1
$\begingroup$

I use MG90S servos(180 degree) for my robotic applications. In few places, all I need is a 30 to 90 degree range of the motor. The motors use a 5K pot for control. Can I change this pot to have limited range in my servo?

I understand we can code for appropriate angles, but I want the servos to operate only for a limited range (say, only 45 degrees), even if coded incorrect. So, what should be the hw change to acheive this?

$\endgroup$
1
  • $\begingroup$ the motion range is limited by physical stops $\endgroup$
    – jsotola
    Dec 26, 2021 at 23:48

1 Answer 1

1
$\begingroup$

I thought of a few options (just ideas — I haven’t tried the first two):

  1. Modify internal hardware stops. As @jsotola said, the MG90S design as supplied is controlled by mechanical stops. This article shows a procedure for removing the physical stop to allow continuous motion. The intent of the article is different to yours but gives good insight of the internal workings. It also shows the physical form of the potentiometer used in that particular version. It might be possible to add an additional physical stop to further reduce the motion. Sounds like hard work.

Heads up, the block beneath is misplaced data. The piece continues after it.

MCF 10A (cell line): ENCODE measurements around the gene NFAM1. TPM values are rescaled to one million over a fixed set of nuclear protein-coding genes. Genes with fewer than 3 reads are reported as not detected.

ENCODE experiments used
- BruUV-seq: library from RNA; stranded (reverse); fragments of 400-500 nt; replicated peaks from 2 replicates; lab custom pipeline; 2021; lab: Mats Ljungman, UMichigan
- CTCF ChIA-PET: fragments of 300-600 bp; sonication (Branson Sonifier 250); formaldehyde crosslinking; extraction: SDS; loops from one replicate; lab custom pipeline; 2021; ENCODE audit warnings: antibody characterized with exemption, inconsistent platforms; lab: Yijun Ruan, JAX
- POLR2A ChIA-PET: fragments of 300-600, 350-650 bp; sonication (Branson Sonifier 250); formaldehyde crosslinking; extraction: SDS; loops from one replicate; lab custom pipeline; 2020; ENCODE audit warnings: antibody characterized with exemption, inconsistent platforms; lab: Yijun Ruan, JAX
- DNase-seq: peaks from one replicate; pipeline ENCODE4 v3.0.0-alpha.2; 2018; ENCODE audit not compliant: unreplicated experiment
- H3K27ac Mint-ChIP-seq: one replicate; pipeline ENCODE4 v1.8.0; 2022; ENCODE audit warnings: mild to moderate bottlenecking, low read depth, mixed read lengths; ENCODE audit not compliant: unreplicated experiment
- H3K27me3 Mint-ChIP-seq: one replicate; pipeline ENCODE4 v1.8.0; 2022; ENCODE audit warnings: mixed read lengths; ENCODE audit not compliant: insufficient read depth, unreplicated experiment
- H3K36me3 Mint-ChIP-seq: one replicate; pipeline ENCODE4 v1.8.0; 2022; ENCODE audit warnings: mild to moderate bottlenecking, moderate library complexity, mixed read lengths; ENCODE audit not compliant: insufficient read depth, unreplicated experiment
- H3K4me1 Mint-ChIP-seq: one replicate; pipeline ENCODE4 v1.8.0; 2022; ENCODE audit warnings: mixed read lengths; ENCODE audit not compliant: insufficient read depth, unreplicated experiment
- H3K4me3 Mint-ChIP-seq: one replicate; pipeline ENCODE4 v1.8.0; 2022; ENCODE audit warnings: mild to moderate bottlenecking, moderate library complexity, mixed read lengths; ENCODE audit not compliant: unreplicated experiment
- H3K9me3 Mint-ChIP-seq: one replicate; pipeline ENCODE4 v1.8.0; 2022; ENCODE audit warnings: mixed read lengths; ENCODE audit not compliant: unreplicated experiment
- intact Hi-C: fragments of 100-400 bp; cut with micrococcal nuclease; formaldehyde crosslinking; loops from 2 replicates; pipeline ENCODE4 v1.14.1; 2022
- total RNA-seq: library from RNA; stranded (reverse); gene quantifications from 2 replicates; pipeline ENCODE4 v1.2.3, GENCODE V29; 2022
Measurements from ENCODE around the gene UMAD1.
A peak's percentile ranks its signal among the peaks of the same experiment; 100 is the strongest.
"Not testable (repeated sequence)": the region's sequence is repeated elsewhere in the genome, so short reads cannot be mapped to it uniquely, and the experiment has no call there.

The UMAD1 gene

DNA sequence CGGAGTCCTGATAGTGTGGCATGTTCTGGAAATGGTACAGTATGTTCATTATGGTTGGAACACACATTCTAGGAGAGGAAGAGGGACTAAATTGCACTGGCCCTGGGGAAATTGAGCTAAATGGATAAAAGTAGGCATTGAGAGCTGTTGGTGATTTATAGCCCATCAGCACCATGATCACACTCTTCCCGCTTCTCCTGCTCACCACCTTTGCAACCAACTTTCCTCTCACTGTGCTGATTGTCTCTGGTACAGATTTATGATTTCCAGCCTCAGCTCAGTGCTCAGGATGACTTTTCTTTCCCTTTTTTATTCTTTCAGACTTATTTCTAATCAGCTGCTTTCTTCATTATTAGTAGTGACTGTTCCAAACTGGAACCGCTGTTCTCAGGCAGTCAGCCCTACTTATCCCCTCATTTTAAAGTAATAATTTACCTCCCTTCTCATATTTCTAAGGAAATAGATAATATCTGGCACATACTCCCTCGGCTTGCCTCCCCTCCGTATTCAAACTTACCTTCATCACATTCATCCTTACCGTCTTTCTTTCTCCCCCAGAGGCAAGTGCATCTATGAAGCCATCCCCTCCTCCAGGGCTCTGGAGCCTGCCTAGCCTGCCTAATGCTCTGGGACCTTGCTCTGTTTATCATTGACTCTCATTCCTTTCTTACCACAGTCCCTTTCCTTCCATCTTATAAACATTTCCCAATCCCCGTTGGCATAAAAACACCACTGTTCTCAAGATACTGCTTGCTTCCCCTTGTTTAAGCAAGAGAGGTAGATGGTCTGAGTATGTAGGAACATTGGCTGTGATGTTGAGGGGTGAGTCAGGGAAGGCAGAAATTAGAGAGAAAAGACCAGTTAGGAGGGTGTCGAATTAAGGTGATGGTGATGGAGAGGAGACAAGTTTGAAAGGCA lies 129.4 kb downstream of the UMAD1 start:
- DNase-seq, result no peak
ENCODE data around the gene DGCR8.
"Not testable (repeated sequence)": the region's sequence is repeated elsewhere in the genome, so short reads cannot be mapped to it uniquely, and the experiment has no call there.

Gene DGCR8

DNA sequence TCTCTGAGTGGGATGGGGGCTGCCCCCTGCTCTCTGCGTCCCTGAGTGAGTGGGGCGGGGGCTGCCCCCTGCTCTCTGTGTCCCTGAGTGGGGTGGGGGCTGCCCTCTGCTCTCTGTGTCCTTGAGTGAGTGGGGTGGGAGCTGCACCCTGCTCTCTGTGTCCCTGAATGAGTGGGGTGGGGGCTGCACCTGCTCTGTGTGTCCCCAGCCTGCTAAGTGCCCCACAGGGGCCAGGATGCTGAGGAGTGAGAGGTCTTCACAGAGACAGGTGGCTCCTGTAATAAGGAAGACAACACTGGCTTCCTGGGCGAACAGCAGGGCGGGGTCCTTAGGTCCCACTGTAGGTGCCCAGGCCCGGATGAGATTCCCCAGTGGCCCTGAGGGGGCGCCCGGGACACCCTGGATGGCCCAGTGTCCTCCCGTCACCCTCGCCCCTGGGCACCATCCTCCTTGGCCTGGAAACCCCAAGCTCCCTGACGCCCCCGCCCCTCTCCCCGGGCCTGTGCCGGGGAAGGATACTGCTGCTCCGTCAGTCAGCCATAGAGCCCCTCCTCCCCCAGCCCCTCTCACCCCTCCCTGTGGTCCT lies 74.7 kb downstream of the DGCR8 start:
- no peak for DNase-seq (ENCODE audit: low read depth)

2. Modify the servo internal potentiometer. For example by inserting an in series resistor to achieve the target resistance after a smaller arc of rotation. On its own this wouldn’t prevent overrun of your intended stop in the case of programming error. Sounds pretty fiddly too.
  3. Add external hardware stops. Instead of limiting the internal motion of the servo physically limit the motion of whatever it’s attached to by introducing physical stops external to the servo. Sounds like easier work.
  4. Set software limits (i.e, only drive the PWM in the suitable range of motion). You mentioned that this is not desirable, but you didn’t mention why. If you tell us more about the actual problem you’re trying to solve, more help may be possible. This sounds easiest to me.
  5. Change to a servo with the desired arc of movement. I would think you’d still need option 4 as well.

Option 1 and 3 will stall the servo, sink more current, and introduce physical shock as the servo hits the end of travel and tries to keep going, unless combined with option 4.

See also https://robotics.stackexchange.com/a/1619/27817

$\endgroup$

Your Answer

By clicking “Post Your Answer”, you agree to our terms of service, privacy policy and cookie policy

Not the answer you're looking for? Browse other questions tagged or ask your own question.